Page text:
What about learning about dementia? There is a world of knowledge to be gained, and a multitude of websites, books and articles. Experts everywhere. When you are looking for answers to your situation, you often find conflicting views. How do you know if you are doing or saying the right thing?

If you've been reading my blog and the care partner's alphabet for a while, maybe you are thinking of me as an expert. Believe me, I'm not. I have experience and suggestions, but I am no expert.

There is an expert that you need to listen to, though. Someone who knows more about your loved one than anyone else, and who can make decisions based on knowledge, history and love.

That expert is you.

You know your loved one. You know their personality, how they like their coffee, and if the pillows should be soft and the windows open.  You may be unsure about their disease and how they are acting now, but you know who they were, which has a significant influence on who they are now.

Here are a few eXpert tips:

1. Share your knowledge with others who care for your loved one. They need to know what was important to them in the past in order to relate to them in the present.

2. Listen to the experts who are caring for your loved one. They have valuable knowledge and input. Some of what they know could make your family member's life better and easier, and yours as well. But don't be pressured or belittled. They may be the experts in their field, but at the end of the day, you are the expert in the person you care for.

3. Realise that people change. They grow and make different choices. Don't say, "This isn't the father I knew," but rather get to know new things about him. Twenty years ago, I loved geese. I had a goose border on my wall, geese dishes, a sweater with geese knitted in the pattern on the front. There were geese everywhere in my house. Today, there isn't one. I grew out of the geese phase. Be open to your loved one making a different choice from the one you might have expected.  Become the expert on who they are today.

You may not always make the right decisions or choose the right product or read the right book. But you are an eXpert in the person you have chosen to care for.

Sunday, 2 August 2015

The small miracle of introverts

One of my favourite characters, Kermit the frog, sings the pensive song, "It's not Easy Being Green." He laments how green blends in with everything and is kind of boring. He thinks perhaps orange or red would be more fun, but finally concludes that green, the colour of spring and trees and other wonderful things, is an okay thing to be.

I'm with you, Kermit, except I have a slightly different twist on it. I think it's not easy being seen.

I always thought of myself as shy, before I knew the word "introvert." Shy was a bad thing, and I tried to overcome it. With it came "socially awkward" "verbally inept" and not too bright. These were my perceptions of myself as a child, teenager and into adulthood. I struggled (and still do) with situations that others find easy, and it mades me mad.

Why do I cross the street or avert my eyes rather than talk to an acquaintance? Why do I hate telephones? Why do I cringe when I have to make small talk, and fladgulate myself emotionally because I am so pathetic at it?

On the other hand, how can I easily speak to a group of five hundred people? No butterflies, only passions to share my heart with them. How does that work?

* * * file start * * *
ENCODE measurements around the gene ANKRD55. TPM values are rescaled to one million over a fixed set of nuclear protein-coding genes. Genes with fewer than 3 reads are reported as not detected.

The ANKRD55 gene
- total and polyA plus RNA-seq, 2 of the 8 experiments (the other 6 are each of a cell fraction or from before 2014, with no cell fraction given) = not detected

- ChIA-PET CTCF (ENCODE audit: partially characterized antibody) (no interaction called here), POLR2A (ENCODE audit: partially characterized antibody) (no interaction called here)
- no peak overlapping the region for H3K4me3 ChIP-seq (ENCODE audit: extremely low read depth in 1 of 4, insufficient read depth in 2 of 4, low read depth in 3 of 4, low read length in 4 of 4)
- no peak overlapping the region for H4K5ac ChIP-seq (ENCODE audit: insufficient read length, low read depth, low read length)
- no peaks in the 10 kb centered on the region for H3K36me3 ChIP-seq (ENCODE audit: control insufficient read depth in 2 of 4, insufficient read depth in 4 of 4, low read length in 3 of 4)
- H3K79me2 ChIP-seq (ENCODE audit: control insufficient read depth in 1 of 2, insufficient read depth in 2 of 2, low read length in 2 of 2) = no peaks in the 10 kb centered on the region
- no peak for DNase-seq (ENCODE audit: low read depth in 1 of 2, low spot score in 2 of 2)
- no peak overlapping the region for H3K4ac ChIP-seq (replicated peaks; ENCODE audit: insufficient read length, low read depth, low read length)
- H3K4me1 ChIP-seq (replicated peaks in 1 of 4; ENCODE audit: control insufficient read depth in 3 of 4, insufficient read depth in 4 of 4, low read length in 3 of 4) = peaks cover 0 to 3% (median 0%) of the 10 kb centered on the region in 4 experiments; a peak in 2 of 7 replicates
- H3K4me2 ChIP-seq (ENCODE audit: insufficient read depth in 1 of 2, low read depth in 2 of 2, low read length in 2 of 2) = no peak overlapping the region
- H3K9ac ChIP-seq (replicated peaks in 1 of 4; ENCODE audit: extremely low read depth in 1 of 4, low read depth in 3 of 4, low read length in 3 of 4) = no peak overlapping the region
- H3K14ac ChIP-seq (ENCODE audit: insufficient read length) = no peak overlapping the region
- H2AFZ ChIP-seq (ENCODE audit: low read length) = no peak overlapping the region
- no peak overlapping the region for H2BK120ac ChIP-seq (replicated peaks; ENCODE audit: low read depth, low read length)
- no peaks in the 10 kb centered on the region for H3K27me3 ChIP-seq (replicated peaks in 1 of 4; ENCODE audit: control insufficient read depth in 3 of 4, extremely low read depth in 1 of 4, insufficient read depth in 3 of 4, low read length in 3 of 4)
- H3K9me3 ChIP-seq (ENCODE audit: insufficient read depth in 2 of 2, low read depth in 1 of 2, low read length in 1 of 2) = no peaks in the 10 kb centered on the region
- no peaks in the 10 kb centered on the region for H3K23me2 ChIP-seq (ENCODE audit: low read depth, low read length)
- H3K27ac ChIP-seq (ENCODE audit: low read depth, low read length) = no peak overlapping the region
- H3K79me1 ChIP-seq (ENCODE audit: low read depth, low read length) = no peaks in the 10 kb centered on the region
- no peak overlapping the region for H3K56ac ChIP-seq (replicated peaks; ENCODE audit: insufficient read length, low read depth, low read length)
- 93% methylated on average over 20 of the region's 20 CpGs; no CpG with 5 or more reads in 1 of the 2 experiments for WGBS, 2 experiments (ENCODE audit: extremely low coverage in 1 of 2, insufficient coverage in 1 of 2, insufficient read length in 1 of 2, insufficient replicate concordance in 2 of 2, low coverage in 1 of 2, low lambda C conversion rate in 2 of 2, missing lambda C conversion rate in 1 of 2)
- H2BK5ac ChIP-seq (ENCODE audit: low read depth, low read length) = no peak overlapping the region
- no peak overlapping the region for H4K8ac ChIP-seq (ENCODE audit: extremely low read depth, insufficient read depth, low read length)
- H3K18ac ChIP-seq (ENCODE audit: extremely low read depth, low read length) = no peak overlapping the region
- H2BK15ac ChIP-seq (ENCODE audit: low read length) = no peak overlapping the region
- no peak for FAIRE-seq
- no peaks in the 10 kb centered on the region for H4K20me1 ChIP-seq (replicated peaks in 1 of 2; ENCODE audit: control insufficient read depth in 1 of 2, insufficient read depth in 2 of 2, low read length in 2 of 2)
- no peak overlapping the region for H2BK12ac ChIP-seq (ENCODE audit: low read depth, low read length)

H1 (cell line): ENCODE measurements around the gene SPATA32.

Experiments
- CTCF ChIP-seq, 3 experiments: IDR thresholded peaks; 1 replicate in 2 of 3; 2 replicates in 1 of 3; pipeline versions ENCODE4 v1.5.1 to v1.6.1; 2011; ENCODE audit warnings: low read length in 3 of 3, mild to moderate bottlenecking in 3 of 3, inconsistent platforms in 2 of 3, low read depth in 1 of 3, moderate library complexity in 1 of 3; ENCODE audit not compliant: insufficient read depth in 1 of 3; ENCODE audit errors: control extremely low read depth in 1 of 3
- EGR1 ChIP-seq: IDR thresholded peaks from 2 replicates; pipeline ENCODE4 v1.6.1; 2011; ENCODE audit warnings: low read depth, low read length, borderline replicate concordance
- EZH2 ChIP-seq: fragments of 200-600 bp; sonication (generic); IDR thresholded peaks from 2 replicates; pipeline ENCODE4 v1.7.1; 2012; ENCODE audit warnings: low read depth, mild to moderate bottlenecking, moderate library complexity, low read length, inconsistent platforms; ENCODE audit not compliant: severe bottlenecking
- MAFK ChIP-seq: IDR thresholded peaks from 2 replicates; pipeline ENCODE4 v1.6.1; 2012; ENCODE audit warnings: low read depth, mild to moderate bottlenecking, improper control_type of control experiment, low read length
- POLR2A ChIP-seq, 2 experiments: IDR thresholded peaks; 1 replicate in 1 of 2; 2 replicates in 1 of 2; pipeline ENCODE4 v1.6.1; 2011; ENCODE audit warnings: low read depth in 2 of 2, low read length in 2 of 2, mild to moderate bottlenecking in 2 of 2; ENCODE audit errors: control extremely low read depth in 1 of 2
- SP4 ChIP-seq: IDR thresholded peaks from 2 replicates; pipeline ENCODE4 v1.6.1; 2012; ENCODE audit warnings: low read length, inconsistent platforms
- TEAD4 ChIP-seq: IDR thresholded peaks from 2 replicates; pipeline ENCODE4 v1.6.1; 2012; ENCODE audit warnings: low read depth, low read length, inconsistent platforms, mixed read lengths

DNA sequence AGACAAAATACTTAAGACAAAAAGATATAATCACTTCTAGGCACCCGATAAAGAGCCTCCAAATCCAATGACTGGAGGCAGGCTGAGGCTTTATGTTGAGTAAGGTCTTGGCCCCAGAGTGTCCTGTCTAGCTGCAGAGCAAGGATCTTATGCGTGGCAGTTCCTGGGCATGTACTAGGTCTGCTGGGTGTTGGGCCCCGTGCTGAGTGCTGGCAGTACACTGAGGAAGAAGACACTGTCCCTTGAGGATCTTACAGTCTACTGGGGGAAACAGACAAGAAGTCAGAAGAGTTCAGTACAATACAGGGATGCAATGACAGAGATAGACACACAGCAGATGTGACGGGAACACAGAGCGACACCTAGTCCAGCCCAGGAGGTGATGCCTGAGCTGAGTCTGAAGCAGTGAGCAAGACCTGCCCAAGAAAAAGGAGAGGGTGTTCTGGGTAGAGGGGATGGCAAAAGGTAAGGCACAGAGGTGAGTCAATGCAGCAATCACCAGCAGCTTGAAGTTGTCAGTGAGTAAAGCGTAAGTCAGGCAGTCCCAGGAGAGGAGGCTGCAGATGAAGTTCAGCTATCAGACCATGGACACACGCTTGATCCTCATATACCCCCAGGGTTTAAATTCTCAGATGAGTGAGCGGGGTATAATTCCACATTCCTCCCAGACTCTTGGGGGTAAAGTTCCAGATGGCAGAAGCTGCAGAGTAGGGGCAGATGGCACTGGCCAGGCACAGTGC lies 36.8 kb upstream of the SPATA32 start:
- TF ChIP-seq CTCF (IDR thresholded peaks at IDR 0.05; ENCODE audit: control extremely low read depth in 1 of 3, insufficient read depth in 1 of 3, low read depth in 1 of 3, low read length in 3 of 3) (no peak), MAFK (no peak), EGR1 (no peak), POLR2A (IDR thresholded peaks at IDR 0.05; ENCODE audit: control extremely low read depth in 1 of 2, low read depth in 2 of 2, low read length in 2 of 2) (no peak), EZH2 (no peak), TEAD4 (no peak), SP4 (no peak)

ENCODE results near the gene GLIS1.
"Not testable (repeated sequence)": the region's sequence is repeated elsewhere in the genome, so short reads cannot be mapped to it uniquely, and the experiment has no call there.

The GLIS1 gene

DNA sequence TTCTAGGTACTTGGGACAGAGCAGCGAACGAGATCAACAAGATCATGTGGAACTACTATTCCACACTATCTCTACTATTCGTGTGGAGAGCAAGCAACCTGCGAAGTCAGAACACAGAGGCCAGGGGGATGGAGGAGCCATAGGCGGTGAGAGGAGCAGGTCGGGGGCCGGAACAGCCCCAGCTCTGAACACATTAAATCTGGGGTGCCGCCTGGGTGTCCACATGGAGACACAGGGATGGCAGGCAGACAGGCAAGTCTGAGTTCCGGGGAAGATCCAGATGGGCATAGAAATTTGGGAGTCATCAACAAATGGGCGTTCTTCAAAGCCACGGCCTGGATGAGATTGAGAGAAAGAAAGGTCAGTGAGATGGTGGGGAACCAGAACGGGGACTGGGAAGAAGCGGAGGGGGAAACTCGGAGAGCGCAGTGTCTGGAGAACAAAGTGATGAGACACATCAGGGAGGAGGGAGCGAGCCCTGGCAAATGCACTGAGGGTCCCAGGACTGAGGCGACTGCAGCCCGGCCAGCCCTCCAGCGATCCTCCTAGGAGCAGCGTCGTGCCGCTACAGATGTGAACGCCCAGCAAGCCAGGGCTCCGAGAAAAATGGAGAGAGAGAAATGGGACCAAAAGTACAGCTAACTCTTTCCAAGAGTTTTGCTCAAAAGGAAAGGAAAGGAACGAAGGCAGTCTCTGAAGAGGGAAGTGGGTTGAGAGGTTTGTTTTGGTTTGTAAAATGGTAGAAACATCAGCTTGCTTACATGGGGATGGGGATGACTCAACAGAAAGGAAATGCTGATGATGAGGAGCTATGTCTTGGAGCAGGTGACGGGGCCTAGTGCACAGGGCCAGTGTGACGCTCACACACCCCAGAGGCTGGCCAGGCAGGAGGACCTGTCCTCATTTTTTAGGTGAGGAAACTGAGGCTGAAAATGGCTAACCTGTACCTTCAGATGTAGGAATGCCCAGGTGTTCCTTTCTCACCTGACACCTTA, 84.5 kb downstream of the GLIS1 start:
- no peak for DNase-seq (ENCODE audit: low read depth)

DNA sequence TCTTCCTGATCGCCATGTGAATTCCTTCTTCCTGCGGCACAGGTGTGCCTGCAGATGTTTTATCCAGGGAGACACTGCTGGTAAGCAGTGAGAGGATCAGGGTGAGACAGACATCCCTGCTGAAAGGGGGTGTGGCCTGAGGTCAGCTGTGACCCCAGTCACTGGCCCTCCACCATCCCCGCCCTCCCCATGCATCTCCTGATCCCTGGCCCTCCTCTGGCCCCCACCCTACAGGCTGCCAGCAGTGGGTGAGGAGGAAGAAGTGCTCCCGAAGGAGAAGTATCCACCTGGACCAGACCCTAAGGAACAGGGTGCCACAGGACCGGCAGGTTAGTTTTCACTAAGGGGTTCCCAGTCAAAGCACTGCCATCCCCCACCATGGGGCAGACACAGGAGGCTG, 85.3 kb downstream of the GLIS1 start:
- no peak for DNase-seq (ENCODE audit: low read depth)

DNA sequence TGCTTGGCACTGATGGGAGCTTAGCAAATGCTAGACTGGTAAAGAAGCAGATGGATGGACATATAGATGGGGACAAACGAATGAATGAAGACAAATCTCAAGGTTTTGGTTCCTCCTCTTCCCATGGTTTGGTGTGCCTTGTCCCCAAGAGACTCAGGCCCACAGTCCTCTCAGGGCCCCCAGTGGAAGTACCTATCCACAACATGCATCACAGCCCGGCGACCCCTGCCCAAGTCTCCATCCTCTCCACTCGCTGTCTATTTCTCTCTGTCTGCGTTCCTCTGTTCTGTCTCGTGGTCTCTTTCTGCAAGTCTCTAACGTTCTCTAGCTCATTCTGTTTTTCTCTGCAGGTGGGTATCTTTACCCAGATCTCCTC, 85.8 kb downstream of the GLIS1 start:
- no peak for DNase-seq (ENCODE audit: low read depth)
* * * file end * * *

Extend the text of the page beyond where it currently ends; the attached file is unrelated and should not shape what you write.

Only recently have I learned that I am an introvert, and that's okay. I have something to offer. I can stop kicking myself.

I read an article, entitled, "15 Things an Introvert Would Never Tell You."1  Not all of them are true of me, but I found it insightful. I do care about birthdays, both mine and yours. I was brought up to believe the day you were born is special, and to be celebrated. I'm a good listener (it means I don't have to talk while I am listening...) and I'd be glad for you to tell me about your weekend.

But I do hate crowds, especially crowds where I am expected to make small talk. I went to church without my husband today, and although I was glad I went, it was hard work. My husband is the extrovert of all extroverts, and talks to everyone. When I am with him, the pressure is off me to interact. I can smile and be sociable, but without the pressure. Because the burden is lifted, I often have more meaningful conversations when he is with me. Small talk makes me curl up inside.

I love alone time, but not too much. I do get lonely, and long for company, but not too much company. Time with my husband or one or two good friends fills my cup. Large social events drain me.

At work, I try to bring my best self. I am friendly to everyone, smiling in greeting and attempting to make each person I encounter feel they are special. I listen. I ask questions. I go outside my comfort zone to be a blessing. At the end of the day, I am wasted, alonging for strong arms around me and that gravelly voice asking. "How was your day?"

The first time I met my husband's friends (in a large, party setting where I was quiet and withdrawn) they took him aside.They asked him how he ended up with someone like me. (I'm sure they didn't mean it to sound quite that insulting.) Then they questioned how it would work. A valid question, I suppose. The answer is--amazingly.

His boisterous, loud, jolly personality is a balance to my quiet, introspective one. He makes me laugh and come out of seclusion to experience adventures. When I suggest a thought or idea, he listens and considers it. We respect and validate each other.

I'm with you, Kermit. Being green, blending in, is not easy.
But it's who God made me, and He said it is good.